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This Month In Diet
  • De-Processing Your Pantry
    They’re convenient, tasty, and cheap. Because processed foods are so readily available, it can be a challenge avoiding them, but here are a few tips on how to cut back on your processed intake. Read >>
  • The Time Is Right for Carbohydrates!
    Have a carb craving? You don’t have to ignore it. Here are three times during the day when eating carbs is helpful. Read >>
  • Unhealthy Made Healthy
    One of the hardest things about losing weight is giving up the foods you love. Or maybe it’s no longer eating convenient fast food meals. The good news is that you can still enjoy some of your favorite foods. Sometimes all it takes is a little tweaking to make the recipe more diet friendly. Read >>
  • Eat This…Live Longer
    While you may think longevity is due to a special blend of vitamins or supplements, it’s actually just common sense healthy foods. Want to know what foods promote a long and healthy life? Keep reading. Read >>
Health and Fitness News

De-Processing Your Pantry

Simple ways to avoid processed foods.

They’re convenient, tasty, and cheap. So what’s wrong with processed foods? Any food that’s been altered in some way is considered processed. This includes every food that’s been cooked, baked, canned, frozen, cut up, packaged, fortified, or preserved. As you can see from this list, not all processed foods are bad for you. Some are minimally processed (bagged spinach, cut up fruit, or roasted nuts), while others are highly processed and contain added preservatives, colors, flavors, and fats (microwave dinners, frozen pizza, crackers, chips, soda, and candy).

The trick is to distinguish between what’s minimally processed compared to what’s highly processed. In general, the more processed a food is, the more unhealthy it is. Because processed foods are so readily available, it can be a challenge avoiding them, but here are a few tips on how to cut back on your processed intake.

Clean, tasty, real foods do not come processed in boxes or bags; they come from the earth, the sea, the field, or the farm. - Suzanne Somers

Eat Whole Foods

A whole-foods diet is one that eliminates all processed foods. Foods are eaten in their most natural state, before being refined or processed. Whole foods contain no added salts, fats, or preservatives. Examples include fruits, vegetables, legumes, and brown rice. Non-homogenized dairy products are also considered whole foods. With such a diet there’s no counting of calories, grams of fat, or carbs. Full of nutrition and fiber, whole foods are naturally good for you. Someone wanting to cut back on processed foods should seek to eat whole foods whenever possible.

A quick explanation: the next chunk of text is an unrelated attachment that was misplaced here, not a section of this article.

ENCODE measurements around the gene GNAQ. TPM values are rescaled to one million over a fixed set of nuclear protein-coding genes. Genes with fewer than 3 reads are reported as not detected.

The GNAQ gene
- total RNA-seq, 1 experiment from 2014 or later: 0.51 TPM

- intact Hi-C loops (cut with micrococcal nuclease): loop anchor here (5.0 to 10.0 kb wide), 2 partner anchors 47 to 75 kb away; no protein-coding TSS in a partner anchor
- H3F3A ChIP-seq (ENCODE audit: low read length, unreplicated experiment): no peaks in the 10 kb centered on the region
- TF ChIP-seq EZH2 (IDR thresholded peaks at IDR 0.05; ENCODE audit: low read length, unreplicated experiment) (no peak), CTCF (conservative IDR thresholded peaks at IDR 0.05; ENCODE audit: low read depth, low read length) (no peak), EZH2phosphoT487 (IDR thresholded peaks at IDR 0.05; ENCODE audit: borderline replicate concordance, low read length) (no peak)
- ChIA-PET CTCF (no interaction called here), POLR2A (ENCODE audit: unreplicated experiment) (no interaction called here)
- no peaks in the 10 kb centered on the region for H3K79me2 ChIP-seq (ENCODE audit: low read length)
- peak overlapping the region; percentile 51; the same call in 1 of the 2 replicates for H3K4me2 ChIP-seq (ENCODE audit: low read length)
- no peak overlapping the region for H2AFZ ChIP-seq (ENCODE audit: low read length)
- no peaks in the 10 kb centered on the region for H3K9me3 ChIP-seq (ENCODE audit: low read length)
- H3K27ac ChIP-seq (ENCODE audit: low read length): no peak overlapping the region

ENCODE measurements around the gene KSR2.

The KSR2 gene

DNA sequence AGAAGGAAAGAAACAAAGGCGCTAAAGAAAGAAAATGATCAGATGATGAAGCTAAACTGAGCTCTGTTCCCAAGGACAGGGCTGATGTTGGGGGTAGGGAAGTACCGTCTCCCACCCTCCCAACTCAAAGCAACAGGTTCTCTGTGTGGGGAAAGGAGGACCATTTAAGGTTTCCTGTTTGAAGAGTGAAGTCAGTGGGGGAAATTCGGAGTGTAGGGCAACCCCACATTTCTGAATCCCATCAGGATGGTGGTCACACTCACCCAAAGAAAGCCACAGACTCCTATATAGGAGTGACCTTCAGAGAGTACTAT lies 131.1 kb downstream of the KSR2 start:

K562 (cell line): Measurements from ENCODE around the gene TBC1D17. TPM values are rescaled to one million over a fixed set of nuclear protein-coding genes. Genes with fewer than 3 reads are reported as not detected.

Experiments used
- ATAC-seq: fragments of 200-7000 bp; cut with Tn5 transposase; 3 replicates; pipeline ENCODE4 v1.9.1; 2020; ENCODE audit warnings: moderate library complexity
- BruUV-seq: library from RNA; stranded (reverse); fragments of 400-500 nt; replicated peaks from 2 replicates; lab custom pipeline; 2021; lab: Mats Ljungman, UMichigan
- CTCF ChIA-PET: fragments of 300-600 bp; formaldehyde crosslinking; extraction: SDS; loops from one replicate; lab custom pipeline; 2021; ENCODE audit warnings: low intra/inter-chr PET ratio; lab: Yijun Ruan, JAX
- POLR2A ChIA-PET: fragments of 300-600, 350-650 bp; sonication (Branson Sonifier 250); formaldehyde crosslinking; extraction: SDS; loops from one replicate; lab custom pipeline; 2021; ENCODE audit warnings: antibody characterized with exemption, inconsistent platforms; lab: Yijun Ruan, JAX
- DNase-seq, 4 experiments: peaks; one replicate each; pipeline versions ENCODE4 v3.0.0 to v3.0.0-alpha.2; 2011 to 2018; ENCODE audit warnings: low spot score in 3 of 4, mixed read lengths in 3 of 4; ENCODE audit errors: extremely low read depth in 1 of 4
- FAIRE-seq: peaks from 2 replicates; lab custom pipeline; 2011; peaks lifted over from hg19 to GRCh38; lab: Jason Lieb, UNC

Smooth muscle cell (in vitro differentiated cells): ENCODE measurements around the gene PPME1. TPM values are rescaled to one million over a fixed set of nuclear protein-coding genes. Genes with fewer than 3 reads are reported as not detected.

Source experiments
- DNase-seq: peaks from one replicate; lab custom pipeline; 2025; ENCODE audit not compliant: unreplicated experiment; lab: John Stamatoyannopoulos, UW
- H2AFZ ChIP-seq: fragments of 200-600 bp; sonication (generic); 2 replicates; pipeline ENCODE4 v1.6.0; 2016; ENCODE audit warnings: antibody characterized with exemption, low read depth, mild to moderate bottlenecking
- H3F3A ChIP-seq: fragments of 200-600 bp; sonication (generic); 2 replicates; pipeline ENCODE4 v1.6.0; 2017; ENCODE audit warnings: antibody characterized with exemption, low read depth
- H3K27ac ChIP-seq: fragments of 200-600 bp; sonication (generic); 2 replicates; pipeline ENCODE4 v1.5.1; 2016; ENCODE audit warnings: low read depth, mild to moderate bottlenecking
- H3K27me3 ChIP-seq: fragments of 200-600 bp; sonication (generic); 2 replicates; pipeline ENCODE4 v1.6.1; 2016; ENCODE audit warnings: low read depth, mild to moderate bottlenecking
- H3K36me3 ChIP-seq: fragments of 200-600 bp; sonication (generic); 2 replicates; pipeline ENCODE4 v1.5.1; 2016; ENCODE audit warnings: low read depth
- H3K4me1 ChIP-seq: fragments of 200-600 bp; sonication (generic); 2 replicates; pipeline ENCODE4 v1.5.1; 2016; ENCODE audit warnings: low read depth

Avoid Added Sugars, Sodium, and Fat

Since many minimally processed foods are still a healthy option, it’s important to learn how to read nutrition and ingredient labels. What you want to watch out for are hidden sugars, fats, sodium, preservatives, colors, and flavors.

Added sugars contribute to weight gain, liver problems, and diabetes. Foods such as fruits and dairy products have naturally occurring sugars, but many processed foods have sugars added to improve taste and texture. Look for foods that don’t have added sugars (corn syrup, honey, maltose, brown sugar) listed as one of the first three ingredients.

Too much sodium increases your risk of high blood pressure and heart disease. Since salt is a preservative and lengthens shelf life, it’s added to many processed foods. When possible, choose foods labeled as low or reduced sodium. Overall, shoot to consume fewer than 2,300 milligrams a day.

Then there’s healthy and unhealthy fats. Too much unhealthy fat will work to raise your cholesterol over time. Trans fats are the worst! Make sure the nutrition label says there are zero grams of trans fats and doesn’t list partially hydrogenated oils in the ingredients.

Artificial preservatives, colors, and flavors may prolong a food’s shelf life and improve appearance or taste, but these man-made ingredients pose a variety of possible health dangers. Avoid them altogether by checking the label of your favorite foods.

The Fewer Ingredients the Better

Another indicator of how processed a food is can be seen in the number of ingredients. Anytime the list of ingredients includes unfamiliar, hard-to-pronounce words, it is likely processed with additives and preservatives. The fewer the number of ingredients listed, the healthier the food. Look for items with five or fewer ingredients.

Cook at Home

One of the best ways to cut back on the amount of processed foods you consume is by preparing your own meals. While this does mean more planning, grocery shopping, and time spent in the kitchen, you have more control over what ingredients are in your food this way. Anything you want to eat, from salad dressings to bread to granola to spaghetti sauce can be made from scratch. One way to welcome fewer processed foods into your home is by shopping the outer edges of the grocery store and being picky about what’s put in your grocery cart.